ST. LOUIS POST-DISPATCH
The Chrysler South Assembly plant in Fenton appears to be out of the running to assemble a VW-branded minivan for Volkswagen AG, according to an industry analyst. Instead, the new vehicle apparently will be built in a sister plant at Windsor, Ontario, when production starts in 2008.
Catherine Madden, senior automotive analyst for market research firm Global Insight, said sources told her that Chrysler chose Windsor as the production site. Madden declined to name her sources, but she said the information came from companies that will be working on the project.
The south plant and the Windsor facility both have been mentioned as a possible production site since the deal was first reported two years ago. Under the deal, dubbed "Project M," Chrysler would build a minivan for VW, which would sell through its dealers in the U.S.
Chrysler declined to comment on whether it had decided to build the vehicle in Windsor. t isn't clear what the decision would mean for the south plant. Chrysler already plans to eliminate a production shift next year at the Fenton plant.
VW spokesman Keith Price said more information about Project M will be revealed in July, including the minivan's name. The minivan is expected to be revealed at the Los Angeles Auto Show in November.
Price did not confirm the assembly location, besides acknowledging that Fenton and Windsor were the natural candidates.
Almost 5,000 employees at the Windsor plant assemble the Dodge Grand Caravan and Chrysler Town & Country minivans, and the Chrysler Pacifica "crossover" vehicle. Meanwhile, about 2,800 employees at the south plant in Fenton assemble the Dodge Caravan, Grand Caravan and Chrysler Town & Country. All of these vehicles share the same platform, as will the VW minivan.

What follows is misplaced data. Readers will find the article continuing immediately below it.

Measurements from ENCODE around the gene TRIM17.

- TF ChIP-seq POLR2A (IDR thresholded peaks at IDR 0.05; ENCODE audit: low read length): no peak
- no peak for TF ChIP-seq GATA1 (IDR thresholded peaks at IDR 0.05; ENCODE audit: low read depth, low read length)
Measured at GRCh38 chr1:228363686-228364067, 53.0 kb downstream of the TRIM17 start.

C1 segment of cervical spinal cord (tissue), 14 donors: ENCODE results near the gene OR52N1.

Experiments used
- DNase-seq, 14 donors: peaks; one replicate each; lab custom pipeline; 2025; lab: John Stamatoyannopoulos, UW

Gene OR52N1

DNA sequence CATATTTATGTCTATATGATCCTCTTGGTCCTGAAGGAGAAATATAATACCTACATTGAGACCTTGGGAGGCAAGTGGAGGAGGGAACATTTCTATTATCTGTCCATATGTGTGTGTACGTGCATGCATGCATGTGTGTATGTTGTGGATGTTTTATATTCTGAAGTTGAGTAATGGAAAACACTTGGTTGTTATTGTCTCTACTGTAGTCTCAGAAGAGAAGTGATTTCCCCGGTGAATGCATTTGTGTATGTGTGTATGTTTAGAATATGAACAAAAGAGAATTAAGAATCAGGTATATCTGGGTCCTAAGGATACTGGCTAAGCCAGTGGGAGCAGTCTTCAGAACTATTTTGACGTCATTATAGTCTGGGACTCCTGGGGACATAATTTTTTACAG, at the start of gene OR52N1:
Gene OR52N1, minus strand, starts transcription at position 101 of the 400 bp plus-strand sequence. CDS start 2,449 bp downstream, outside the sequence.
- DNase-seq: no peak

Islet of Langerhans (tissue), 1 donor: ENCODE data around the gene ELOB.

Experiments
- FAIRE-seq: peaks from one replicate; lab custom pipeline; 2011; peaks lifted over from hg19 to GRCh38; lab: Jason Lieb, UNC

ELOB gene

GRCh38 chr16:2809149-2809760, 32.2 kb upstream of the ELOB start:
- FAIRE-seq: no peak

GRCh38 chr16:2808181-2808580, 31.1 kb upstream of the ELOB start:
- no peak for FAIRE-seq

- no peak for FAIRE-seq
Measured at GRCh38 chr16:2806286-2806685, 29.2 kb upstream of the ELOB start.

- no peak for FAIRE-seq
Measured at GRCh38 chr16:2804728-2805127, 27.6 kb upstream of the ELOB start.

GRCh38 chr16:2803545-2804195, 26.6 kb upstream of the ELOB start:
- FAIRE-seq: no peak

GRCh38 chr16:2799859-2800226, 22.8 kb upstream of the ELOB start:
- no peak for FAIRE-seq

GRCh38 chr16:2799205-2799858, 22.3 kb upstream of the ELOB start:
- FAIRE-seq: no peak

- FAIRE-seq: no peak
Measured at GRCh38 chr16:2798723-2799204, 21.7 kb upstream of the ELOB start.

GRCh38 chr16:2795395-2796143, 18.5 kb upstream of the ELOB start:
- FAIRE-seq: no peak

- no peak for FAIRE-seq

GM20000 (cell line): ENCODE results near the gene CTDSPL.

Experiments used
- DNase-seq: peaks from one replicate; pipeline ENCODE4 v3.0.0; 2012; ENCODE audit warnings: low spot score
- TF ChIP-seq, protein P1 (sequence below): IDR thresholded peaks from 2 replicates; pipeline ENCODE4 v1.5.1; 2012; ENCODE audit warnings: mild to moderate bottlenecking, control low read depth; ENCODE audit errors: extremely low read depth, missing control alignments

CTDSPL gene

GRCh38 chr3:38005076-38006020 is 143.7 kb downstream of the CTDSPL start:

Madden believes Chrysler chose Windsor over Fenton because the company may discontinue the Pacifica next year, leaving the facility with underutilized capacity. Chrysler has said publicly that the Pacifica will remain as part of its future lineup.
If Pacifica isn't part of the lineup, it makes sense to keep the Windsor plant fully utilized, she said.
In general, capacity utilization is one of the prime reasons this collaboration makes sense for Chrysler, said Dave Elshoff, a Chrysler spokesman, though he wouldn't comment on Project M.
Chrysler produced almost 73,000 Pacificas in 2006. By comparison, Chrysler is expected to produce about 45,000 VW-badged minivans for the vehicle's August 2008 showroom debut.
VW hopes to inject the style it has become known for into a new market. But Price said not to expect a complete reincarnation of the minibus.
"The set we're aiming for with this is one says, 'Regardless what driving a minivan says about me, my lifestyle can't be without this vehicle,'" Price said.
As the dominant minivan producer, Chrysler isn't worried about building a vehicle for a new competitor.
It is more about encouraging healthy competition and new life within the segment, said Cathy Graham, spokeswoman for Chrysler's minivan products.
Representatives from both companies also pointed out that this type of cooperation is not unusual for either.
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